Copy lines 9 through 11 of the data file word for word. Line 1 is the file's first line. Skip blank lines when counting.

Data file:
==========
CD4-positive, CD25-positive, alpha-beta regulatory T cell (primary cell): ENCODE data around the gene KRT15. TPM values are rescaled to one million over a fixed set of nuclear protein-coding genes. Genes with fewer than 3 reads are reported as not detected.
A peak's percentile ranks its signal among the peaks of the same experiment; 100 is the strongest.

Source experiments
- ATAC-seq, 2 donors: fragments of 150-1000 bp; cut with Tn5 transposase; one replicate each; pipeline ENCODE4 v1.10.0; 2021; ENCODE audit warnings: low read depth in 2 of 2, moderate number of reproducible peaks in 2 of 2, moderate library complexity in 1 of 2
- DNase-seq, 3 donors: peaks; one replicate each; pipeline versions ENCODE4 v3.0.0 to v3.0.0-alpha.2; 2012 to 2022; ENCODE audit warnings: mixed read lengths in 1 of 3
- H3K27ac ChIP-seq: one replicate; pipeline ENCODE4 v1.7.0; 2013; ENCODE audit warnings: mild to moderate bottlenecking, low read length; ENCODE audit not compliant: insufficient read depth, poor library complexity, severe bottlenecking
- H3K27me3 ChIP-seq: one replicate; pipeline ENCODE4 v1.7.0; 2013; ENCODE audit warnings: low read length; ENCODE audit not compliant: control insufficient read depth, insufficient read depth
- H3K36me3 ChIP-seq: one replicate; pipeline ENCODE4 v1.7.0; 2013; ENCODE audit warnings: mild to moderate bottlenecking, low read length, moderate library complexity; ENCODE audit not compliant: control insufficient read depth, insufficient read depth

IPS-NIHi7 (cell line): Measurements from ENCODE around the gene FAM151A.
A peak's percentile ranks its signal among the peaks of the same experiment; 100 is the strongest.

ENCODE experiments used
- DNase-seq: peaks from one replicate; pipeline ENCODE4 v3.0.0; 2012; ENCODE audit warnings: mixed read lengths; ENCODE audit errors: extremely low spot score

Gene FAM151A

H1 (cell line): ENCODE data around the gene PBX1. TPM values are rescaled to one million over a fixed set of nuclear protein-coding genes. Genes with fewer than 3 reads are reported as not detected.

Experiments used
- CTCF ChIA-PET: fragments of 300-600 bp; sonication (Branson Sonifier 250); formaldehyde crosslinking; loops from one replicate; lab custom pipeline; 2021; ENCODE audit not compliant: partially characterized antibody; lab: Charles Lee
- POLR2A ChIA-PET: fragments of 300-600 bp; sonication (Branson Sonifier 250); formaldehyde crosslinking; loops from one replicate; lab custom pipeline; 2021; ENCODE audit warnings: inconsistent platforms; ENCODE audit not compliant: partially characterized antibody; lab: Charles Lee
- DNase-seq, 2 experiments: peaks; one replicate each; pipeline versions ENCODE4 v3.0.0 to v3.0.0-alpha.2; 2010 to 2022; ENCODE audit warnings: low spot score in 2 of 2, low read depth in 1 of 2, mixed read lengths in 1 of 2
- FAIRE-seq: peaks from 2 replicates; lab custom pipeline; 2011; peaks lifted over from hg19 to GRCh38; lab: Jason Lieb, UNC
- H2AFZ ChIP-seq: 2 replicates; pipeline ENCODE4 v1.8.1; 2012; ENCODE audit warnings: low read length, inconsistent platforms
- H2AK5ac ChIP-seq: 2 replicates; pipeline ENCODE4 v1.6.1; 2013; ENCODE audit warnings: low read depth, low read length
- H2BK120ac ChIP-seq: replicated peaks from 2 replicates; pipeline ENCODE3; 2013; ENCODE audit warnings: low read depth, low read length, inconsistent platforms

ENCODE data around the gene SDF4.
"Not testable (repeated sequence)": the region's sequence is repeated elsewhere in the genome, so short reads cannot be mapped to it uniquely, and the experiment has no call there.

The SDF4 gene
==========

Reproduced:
IPS-NIHi7 (cell line): Measurements from ENCODE around the gene FAM151A.
A peak's percentile ranks its signal among the peaks of the same experiment; 100 is the strongest.

ENCODE experiments used